Since Peggy was diagnosed as pre-diabetic, I’ve become quite excited about the possibilities of barely processed grains, and am going through every book I can find on the subject. I’m also buying things like sorghum, buckwheat, pot barley, and teff, grains I have never used.
I began baking yeast breads in the mid-seventies. My mother made yeast biscuits, but she never made yeast loaves, so I was the first person I knew to do it. A few loaves didn’t rise as much as I would have liked, but I didn't see fit to throw them out. Of course, the only whole grain I could buy in rural Mississippi was wheat flour.
Over the years, my baking interests turned away from yeast breads and toward whole grain crackers, biscuits and cornbreads. Biscuits and cornbreads were Southern staples that I had always made anyway, but crackers were entirely new and exciting, and appealed to me aesthetically and by virtue of their toughness (you could throw them against the wall without hurting them) and longevity. Peggy and I were traveling a lot at the time, and I would bake enough crackers for a two-month camping trip, and they would keep without refrigeration. My first recipe was for whole-wheat communion wafers and was given to me by an Episcopal priest. I baked them for the church until someone with throat cancer objected.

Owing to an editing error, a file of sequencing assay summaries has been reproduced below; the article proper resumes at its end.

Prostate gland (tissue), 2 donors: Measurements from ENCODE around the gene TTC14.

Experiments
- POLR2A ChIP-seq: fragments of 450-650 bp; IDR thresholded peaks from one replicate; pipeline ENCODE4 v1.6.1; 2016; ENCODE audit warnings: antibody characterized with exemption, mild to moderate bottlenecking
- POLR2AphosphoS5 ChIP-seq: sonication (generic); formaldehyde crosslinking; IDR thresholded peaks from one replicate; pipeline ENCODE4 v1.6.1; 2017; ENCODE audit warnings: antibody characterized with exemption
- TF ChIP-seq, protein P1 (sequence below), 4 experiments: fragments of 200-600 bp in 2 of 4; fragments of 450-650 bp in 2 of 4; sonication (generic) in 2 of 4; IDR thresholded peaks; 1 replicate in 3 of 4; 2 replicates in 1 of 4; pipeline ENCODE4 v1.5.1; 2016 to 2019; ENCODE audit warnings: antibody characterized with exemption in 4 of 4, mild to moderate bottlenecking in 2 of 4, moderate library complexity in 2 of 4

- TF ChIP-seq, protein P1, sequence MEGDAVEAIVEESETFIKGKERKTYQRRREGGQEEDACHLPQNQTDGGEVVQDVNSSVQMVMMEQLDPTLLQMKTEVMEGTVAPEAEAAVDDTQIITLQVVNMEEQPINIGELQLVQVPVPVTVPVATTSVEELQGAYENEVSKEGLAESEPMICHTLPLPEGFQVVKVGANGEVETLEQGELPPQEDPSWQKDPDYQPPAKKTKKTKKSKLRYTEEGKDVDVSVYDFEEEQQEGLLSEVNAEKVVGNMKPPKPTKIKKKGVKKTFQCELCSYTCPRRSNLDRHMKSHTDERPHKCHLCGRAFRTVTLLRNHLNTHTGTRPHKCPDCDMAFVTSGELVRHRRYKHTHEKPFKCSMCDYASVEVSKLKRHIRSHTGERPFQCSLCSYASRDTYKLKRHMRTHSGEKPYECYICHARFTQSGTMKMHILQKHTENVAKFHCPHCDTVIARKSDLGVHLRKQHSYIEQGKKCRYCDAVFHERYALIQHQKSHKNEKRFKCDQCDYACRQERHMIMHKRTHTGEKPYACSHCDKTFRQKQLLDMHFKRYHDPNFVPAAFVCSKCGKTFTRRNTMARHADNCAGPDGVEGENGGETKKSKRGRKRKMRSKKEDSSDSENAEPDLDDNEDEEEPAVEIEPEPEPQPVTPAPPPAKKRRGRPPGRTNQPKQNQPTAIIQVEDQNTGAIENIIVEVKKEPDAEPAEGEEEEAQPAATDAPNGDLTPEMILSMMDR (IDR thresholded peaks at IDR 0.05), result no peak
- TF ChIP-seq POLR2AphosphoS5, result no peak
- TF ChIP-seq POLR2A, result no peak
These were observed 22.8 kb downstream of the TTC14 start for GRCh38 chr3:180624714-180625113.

After fifteen years or so, the thought occurred to me that maybe I didn’t have to stick to the recipe so religiously, and I began experimenting with various oils, flours, sweeteners, etc. I discovered that it is really hard to muck-up a batch of crackers unless you burn them, Unfortunately, that is easy.
I’ve seldom baked a cake, rarely a cookie, and I only bake pies at Peggy’s insistence, but crackers, biscuits, and cornbreads have retained my passion. I eat the last two with molasses or sometimes maple syrup.